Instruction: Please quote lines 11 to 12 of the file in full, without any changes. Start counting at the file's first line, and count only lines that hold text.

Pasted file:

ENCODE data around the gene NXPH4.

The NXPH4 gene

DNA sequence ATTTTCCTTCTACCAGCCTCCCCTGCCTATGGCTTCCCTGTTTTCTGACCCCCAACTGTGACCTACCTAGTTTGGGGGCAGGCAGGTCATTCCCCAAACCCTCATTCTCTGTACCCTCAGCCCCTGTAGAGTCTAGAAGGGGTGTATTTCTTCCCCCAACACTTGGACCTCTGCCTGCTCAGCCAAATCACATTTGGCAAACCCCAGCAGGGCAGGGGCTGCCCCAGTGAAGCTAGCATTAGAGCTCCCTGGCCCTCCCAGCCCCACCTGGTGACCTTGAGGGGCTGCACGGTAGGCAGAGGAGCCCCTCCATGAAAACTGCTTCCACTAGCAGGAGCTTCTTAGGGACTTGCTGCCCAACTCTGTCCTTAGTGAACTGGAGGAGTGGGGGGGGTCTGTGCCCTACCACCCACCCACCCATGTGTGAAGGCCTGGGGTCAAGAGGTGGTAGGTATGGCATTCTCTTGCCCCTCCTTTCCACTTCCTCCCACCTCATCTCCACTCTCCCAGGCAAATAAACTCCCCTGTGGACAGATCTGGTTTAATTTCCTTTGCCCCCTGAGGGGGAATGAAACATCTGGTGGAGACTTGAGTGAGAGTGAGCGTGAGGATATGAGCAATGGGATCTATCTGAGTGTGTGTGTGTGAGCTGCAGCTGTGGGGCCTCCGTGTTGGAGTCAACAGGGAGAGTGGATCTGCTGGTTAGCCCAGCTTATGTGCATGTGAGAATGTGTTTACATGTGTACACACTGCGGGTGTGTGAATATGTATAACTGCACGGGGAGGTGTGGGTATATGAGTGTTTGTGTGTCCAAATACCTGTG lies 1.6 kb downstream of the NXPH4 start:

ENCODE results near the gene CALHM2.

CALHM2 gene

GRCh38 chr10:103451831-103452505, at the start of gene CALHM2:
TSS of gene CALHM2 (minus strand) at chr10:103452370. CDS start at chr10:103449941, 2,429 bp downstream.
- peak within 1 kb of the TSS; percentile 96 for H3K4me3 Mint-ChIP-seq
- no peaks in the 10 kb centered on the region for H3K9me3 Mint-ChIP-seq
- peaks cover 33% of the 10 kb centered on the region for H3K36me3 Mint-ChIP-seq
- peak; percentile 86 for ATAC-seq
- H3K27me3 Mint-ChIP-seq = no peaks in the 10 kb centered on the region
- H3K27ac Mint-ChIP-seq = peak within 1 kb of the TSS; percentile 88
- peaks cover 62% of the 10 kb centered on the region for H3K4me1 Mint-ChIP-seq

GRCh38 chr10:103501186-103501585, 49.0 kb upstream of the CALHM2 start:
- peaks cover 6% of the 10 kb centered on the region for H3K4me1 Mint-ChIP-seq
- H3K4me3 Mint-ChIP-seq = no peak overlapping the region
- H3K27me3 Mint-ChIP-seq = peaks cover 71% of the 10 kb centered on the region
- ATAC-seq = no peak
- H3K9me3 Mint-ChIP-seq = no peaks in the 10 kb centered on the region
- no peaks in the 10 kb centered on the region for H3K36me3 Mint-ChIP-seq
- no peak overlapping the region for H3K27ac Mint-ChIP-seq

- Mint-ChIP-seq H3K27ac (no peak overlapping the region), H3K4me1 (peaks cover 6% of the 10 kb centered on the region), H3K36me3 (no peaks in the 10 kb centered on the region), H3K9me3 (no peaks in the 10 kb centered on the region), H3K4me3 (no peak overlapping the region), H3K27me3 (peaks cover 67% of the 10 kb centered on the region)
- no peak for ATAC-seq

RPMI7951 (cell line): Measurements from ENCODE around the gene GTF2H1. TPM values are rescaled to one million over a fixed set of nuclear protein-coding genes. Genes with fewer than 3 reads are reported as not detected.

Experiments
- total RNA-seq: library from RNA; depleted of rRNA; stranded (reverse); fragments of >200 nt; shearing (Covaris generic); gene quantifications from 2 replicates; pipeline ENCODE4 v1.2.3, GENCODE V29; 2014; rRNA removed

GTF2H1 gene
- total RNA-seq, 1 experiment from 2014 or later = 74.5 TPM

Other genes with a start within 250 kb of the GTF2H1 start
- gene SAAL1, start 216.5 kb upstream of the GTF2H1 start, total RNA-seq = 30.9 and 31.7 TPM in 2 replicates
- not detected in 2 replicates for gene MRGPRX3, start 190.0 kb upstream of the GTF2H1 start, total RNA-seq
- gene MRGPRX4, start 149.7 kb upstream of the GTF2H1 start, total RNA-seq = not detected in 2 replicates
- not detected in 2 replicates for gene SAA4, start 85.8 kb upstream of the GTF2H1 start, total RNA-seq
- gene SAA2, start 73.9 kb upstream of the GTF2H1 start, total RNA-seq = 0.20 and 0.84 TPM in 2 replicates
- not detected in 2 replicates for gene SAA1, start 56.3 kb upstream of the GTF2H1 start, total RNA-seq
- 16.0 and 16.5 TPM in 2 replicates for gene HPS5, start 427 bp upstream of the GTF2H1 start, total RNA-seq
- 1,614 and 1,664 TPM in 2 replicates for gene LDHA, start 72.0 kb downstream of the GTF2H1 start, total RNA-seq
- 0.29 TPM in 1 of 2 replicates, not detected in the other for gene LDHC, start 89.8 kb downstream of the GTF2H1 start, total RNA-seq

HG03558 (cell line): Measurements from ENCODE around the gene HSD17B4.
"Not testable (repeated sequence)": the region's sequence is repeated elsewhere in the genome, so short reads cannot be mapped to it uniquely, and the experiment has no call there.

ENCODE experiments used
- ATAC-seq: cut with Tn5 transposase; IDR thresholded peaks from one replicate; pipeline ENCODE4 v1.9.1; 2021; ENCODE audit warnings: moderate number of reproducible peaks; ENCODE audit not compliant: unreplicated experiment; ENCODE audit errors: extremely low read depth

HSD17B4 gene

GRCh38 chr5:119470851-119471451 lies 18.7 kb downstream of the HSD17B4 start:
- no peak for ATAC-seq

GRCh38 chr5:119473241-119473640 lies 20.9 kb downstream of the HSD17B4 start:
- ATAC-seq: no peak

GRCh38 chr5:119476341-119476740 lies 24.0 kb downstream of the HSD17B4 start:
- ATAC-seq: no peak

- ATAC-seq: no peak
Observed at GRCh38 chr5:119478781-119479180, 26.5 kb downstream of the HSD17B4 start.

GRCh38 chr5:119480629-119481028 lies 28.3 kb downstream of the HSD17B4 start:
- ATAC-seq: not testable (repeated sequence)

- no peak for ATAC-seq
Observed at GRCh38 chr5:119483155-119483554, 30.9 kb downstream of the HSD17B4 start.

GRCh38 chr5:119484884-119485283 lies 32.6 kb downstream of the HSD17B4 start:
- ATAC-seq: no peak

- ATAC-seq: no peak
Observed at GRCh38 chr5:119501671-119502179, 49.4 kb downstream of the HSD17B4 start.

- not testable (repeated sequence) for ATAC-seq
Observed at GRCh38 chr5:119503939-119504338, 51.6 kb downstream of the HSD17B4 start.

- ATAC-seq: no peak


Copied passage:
- peak; percentile 86 for ATAC-seq
- H3K27me3 Mint-ChIP-seq = no peaks in the 10 kb centered on the region